Newspaper article The Evening Standard (London, England)

How We Keep Ourselves Going When Solitaire's the Only Game in Town

Newspaper article The Evening Standard (London, England)

How We Keep Ourselves Going When Solitaire's the Only Game in Town

Article excerpt

Byline: jerome boyd maunsell

THE LONELY CITY: ADVENTURES IN THE ART OF BEING ALONE by Olivia Laing (Canongate, PS16.99) "IT IS possible easy, even to feel desolate and unfrequented in oneself while living cheek by jowl with others," writes Olivia Laing early on in this acute, nervy and personal investigation into urban solitude by way of art. Alone in New York, far from her English roots after a sudden break-up; without ties of family or work, subletting apartments found via Facebook, Laing in her midthirties was "inhabiting loneliness on a daily basis". Yet she stayed in the city, and in this book comes face to face with her malaise and, one feels, overcomes it.

Hanging precariously from its loose thread of autobiography, and an even slighter thread of travel writing, The Lonely City weaves together accounts of several 20th-century American artists whose life and work sheds light on urban loneliness so different, and so differently seen in our culture, from rural solitude.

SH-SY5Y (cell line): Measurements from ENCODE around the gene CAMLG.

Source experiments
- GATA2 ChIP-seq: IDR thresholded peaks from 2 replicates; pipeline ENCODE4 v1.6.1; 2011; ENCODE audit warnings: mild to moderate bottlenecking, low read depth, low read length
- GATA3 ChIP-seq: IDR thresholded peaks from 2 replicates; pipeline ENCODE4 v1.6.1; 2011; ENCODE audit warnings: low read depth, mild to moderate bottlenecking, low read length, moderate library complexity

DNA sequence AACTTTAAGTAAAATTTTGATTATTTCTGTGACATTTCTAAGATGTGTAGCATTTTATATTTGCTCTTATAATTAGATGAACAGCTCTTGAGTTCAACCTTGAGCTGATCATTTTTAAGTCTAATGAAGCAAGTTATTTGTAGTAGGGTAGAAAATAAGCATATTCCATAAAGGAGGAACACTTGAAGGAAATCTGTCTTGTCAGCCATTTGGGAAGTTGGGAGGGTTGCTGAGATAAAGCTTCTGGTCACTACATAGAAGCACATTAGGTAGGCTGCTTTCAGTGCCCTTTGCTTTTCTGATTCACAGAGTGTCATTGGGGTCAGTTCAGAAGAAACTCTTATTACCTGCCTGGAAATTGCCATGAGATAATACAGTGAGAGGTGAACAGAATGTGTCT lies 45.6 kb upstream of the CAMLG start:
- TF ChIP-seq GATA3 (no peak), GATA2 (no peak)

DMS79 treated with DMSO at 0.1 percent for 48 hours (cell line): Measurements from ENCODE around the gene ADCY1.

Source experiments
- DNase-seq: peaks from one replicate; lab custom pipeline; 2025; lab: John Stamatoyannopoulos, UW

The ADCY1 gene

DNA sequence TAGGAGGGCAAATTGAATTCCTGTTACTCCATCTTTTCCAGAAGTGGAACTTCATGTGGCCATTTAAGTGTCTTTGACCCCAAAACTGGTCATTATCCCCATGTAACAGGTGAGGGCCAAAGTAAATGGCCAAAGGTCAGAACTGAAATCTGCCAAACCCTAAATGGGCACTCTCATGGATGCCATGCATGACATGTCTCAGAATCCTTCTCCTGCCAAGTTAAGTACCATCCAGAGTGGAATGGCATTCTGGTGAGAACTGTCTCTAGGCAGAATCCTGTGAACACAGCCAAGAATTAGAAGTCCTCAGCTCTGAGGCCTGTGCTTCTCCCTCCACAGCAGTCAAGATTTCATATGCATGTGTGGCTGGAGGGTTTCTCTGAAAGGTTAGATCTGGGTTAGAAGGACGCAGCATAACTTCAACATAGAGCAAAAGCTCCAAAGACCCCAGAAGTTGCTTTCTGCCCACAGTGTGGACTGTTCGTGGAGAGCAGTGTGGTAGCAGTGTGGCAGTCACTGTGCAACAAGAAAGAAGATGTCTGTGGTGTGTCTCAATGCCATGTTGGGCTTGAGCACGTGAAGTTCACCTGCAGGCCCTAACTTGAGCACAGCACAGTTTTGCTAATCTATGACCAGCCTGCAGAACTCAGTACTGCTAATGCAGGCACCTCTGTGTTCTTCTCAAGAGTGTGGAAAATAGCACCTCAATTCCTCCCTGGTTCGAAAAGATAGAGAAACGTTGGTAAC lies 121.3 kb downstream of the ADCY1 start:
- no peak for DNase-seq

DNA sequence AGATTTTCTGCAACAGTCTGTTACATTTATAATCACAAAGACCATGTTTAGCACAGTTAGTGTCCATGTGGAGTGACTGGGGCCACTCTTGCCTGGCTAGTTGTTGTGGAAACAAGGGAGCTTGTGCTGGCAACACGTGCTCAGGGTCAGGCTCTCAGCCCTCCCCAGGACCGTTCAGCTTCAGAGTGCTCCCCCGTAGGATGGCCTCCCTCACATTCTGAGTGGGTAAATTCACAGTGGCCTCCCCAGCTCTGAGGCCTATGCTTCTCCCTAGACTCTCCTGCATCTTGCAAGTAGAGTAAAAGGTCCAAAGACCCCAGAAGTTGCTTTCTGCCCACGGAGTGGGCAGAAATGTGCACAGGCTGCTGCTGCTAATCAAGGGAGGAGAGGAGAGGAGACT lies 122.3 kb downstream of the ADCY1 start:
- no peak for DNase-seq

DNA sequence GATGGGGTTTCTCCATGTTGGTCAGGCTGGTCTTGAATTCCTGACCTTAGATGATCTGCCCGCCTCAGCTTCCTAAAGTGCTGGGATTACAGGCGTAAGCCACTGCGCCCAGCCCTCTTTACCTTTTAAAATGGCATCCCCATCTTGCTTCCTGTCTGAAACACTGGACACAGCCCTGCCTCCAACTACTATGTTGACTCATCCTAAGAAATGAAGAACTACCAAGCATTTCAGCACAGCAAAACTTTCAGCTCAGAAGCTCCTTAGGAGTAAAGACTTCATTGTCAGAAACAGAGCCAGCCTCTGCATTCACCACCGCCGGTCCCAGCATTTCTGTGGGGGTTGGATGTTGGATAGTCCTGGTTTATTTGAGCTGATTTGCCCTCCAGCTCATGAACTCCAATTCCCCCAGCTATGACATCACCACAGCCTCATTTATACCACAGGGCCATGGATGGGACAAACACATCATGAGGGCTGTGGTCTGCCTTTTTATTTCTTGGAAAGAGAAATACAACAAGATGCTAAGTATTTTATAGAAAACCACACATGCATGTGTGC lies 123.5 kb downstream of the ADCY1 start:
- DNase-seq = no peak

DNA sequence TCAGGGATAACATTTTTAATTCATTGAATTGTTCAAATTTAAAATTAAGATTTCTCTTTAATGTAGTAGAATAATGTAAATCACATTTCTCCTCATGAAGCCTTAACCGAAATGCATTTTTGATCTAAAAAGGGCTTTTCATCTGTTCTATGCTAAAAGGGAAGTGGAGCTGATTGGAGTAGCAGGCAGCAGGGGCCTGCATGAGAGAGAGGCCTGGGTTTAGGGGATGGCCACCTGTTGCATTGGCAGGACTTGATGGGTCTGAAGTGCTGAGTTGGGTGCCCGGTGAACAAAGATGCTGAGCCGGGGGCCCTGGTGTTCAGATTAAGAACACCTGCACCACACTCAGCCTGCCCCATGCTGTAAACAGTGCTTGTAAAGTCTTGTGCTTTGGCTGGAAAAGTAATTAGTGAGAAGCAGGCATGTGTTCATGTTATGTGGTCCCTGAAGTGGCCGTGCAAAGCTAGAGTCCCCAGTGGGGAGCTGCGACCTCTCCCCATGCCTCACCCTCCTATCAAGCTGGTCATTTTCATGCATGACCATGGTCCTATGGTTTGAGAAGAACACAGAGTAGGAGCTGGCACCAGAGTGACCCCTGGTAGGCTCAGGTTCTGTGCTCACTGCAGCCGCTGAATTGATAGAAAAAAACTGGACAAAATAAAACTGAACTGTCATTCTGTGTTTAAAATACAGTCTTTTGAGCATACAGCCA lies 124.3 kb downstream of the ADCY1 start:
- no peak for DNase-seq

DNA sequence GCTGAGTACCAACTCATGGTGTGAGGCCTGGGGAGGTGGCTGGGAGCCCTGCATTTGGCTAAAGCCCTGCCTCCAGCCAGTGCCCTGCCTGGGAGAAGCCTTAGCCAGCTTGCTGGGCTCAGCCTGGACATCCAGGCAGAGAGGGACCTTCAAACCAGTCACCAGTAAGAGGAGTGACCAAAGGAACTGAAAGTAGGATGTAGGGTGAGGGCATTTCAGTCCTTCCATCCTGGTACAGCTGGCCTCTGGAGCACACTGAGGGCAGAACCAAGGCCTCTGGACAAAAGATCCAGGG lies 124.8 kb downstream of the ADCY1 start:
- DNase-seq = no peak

Laing looks at four artists in particular: Edward Hopper, Andy Warhol, Henry Darger and David Wojnarowicz. Offering her own literary portraits of each of them, drawing from biographies and her responses to their work, Laing makes these four figures advance her argument in unusual ways. Other people also press in at the margins, alongside brief discussions of social scientists and their take on loneliness.

Of her central quartet, Laing struggles most with Hopper and his melancholy, voyeuristic scenes of urban interiors, which show "not just what loneliness looks like but also how it feels", reflecting the city as an uncomfortable zone of prying gazes, of eavesdropped or stolen intimacy.

With Warhol superficially an artist who seemed anything but lonely Laing gets further, delicately exposing his vulnerability and how his obsession with fame and technology prefigures "our own age of automation" and our reliance on electronic devices to "fill up empty emotional space". …

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